Schoeler (rank unknown, but probably a private soldier) of
the French Army to D. C. Haig of Toronto. The letter is undated.
so cheerful and good letter of November 18 reached me last night
and I read it over and over again, so pleased was I to get it.
shall endeavour in this letter to give you an idea of what war
looks like as seen by the fearless warrior I am trying
very hard to be, but let me tell you first that words fail to
describe or even give a faint idea of the awfulness and horrors
of the present war.
word as to how our positions are built is of necessity. For the
last two months, the war has been a war of entrenchments: that
is, both the Germans and the Allies have entrenched themselves
in deep trenches in which they are both invulnerable. These entrenchments
are made up of three lines of defence. The first ones, the German
and the French, are so close together that one can almost converse
with any one in the other, and this has caused many funny incidents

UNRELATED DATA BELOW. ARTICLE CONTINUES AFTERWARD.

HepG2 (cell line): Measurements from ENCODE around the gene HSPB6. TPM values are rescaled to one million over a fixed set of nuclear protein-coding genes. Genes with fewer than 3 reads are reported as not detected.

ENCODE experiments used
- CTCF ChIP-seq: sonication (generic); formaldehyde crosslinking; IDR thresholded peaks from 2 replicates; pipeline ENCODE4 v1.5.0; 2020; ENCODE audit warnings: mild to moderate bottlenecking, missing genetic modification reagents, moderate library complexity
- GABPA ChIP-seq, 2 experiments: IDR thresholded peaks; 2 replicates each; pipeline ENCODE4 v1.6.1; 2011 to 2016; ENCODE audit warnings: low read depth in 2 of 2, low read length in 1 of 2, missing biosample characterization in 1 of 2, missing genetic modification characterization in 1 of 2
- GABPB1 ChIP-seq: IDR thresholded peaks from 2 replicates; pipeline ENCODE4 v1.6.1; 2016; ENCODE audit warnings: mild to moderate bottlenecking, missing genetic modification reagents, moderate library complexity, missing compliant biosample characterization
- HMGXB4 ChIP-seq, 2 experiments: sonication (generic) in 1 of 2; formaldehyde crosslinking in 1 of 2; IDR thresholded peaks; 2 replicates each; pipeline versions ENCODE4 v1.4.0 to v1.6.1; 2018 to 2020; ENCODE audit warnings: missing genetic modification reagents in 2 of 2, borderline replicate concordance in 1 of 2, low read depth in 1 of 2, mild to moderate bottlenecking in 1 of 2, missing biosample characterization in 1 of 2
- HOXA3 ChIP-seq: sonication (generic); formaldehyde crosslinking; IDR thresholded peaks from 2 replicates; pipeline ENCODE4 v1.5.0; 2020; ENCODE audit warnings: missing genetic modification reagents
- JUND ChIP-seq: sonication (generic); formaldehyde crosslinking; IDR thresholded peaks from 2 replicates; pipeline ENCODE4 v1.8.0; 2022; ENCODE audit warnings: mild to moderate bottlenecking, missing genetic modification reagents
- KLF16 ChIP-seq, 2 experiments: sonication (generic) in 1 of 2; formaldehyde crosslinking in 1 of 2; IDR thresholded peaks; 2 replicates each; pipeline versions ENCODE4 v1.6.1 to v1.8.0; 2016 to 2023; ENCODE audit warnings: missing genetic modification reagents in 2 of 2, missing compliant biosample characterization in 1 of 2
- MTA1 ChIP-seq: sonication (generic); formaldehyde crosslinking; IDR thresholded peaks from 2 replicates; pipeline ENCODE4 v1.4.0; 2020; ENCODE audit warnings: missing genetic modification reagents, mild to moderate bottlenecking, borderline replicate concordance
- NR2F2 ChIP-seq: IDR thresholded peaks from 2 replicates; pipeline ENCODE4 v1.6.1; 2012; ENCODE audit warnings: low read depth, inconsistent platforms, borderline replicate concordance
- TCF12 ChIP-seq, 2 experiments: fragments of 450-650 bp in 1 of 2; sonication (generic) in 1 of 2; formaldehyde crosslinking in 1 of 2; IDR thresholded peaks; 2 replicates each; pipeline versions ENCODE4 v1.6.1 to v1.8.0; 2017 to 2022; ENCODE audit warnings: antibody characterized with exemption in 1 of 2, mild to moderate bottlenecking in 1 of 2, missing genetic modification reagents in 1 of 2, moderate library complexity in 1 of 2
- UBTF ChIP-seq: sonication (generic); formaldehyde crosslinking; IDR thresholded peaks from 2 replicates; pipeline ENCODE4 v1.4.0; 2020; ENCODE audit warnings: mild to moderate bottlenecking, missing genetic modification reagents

to occur. For instance, we often read to the Germans our French
newspapers telling them of their disasters, and they read theirs
afterwards telling us the German point of view. In some places
the German and French trenches are not 50 years apart. In this
position, no one can rest or sleep, and must always be ready
to fight on a seconds notice. It is very hard and tiring.
second line of defence is about 200 yards behind the first one.
In this position one has also to be ready on a moments
notice, but, instead of everyone watching, as in the first line,
it is guarded by sentries taking their turn in shifts, while
the rest of the men can rest and sleep.
third position is about a mile behind the second position. In
this one, instead of living in trenches, one lives in houses,
farm houses, etc. as far as that is possible, so that it is much